7. Coaching Centers of Excellence emerge
Wikipedia defines a Center of Excellence (COE) as an entity “that provides leadership, best practices, research, support, and/or training for a focus area. [Also] known as a competency center or capability center.”
Now, Coaching Centers of Excellence (CCOE) are beginning to emerge in organizations such as Accenture, Ernst & Young (EY), GSK, and PwC . What these coaching centers share is commitment to building internal coaching capabilities in the ways that Wikipedia describes. Where they differ is in their respective locations on the org chart and business models for deploying their coaches.
Says a leader in one CCEO, “It used to be that coaching was part of the HR domain, and you got it because there was a problem. We had to change the mindset in our organization from coaching being remedial to it being a reward and development opportunity.”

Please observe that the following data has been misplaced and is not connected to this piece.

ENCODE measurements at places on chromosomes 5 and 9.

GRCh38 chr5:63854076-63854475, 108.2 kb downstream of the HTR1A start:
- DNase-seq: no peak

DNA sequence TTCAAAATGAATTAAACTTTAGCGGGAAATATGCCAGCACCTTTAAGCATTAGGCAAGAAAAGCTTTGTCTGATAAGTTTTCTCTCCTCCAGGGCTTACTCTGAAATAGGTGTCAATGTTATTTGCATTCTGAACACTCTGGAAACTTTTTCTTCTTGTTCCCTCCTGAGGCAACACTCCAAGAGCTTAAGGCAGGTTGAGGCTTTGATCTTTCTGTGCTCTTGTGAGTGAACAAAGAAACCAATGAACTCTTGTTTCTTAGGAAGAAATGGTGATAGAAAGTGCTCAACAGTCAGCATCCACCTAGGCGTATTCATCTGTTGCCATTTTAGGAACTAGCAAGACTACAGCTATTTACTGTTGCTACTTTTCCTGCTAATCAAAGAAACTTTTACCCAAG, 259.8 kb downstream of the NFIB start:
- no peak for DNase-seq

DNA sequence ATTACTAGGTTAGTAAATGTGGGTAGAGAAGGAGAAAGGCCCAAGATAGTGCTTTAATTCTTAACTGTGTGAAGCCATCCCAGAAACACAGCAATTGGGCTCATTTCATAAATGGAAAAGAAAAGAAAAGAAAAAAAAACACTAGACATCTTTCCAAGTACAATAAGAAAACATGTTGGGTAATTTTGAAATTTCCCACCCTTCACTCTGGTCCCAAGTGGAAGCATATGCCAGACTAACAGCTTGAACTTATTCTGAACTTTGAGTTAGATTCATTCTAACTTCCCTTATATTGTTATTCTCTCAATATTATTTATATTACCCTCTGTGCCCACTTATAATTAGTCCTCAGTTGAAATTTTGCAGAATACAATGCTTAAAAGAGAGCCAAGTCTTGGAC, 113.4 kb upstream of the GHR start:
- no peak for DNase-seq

To distinguish between the two, “remedial” coaching usually remains within HR and gets delivered by external coaches and/or coach-trained HR staff. “Leadership” or “executive” coaching below the upper echelons is delivered by coaches who work in a CCOE housed with OD, L&D, or a business strategy unit.
Four business models are evident:
The first model treats coaching as an investment in developing the organization’s current and coming leaders. EY formed its CCOE in 2009 with seven coaches focusing on partner transitions (i.e., those who are entering the partnership, repatriating, joining the firm from outside, or rejoining after a leave of absence). Currently 19 full-time EY internal coaches spend about 70% of their time delivering transition coaching to leaders throughout North and South America. They also have responsibilities to develop and mentor nearly 90 part-time in-house coaches, who play a role in coaching managers and senior managers. EY calls on a list of roughly 15 external coaches for other types of work.Download Article 500 Club